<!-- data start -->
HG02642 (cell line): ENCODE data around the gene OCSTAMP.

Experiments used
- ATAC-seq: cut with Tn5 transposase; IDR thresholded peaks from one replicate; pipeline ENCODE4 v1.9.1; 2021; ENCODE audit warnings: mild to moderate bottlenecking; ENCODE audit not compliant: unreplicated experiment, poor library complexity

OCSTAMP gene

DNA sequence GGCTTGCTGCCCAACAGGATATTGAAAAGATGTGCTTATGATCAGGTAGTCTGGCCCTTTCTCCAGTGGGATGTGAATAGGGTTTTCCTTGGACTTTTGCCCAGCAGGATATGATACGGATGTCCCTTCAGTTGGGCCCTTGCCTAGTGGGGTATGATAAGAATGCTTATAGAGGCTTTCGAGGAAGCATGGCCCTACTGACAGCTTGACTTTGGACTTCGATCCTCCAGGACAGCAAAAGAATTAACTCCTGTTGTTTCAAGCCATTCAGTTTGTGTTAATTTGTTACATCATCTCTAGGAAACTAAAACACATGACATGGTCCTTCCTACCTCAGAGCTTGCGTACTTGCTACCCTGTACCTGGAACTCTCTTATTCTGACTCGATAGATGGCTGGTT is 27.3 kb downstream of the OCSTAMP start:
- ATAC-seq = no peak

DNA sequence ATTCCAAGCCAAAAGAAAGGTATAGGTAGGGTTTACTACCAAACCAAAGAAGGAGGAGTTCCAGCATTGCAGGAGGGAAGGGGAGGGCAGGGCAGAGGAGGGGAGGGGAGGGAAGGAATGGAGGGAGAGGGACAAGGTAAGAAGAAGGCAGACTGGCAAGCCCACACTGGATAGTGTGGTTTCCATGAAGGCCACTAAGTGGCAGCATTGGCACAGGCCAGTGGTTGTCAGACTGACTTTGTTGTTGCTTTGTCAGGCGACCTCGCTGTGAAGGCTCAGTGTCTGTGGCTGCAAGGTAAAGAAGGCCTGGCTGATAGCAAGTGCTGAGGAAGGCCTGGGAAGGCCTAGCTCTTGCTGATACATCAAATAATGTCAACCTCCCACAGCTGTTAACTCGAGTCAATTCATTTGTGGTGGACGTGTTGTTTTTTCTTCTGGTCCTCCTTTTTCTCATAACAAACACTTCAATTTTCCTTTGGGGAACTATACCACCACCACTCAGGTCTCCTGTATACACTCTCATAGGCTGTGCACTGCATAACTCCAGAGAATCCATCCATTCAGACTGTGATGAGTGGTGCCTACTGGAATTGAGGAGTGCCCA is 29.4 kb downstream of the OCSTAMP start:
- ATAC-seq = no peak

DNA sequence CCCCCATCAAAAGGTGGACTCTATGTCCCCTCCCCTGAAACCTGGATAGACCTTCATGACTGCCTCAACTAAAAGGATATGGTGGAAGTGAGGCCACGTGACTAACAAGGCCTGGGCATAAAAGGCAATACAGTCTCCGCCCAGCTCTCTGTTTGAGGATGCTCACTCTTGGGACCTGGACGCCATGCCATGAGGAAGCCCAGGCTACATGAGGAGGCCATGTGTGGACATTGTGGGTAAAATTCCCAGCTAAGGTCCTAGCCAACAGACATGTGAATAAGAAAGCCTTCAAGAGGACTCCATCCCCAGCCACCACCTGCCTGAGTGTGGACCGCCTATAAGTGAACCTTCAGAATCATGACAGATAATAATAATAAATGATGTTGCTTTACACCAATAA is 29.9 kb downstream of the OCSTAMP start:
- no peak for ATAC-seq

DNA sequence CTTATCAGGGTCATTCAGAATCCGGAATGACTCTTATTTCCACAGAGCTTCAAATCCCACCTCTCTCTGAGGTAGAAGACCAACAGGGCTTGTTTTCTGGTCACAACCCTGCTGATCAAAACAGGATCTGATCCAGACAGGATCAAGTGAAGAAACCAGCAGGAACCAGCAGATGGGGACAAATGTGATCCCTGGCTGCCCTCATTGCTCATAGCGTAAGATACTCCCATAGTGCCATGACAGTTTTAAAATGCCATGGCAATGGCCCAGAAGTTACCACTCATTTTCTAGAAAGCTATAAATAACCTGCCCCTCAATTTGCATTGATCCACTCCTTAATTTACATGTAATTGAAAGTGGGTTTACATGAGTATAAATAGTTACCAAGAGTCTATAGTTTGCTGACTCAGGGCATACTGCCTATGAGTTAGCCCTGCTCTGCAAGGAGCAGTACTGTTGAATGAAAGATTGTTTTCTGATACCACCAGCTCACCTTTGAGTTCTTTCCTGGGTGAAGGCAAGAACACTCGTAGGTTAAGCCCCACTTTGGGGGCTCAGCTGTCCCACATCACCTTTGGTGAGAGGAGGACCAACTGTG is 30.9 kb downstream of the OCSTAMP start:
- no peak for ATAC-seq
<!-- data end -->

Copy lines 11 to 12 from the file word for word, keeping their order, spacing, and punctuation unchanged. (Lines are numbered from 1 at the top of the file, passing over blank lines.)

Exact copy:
DNA sequence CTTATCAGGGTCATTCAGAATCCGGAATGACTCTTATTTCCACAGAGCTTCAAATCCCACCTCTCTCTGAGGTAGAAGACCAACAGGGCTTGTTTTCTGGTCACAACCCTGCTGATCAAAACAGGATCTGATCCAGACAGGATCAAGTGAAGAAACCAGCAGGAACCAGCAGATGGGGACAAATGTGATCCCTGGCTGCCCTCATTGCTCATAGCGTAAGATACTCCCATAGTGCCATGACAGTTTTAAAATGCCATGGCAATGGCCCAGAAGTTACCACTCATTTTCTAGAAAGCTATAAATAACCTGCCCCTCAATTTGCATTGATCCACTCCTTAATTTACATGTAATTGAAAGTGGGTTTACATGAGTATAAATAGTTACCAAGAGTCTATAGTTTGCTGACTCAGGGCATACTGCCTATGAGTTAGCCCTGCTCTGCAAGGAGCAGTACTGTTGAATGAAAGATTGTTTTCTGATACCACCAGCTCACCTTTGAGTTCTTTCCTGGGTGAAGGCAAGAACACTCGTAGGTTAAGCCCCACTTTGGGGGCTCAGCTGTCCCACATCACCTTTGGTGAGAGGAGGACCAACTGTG is 30.9 kb downstream of the OCSTAMP start:
- no peak for ATAC-seq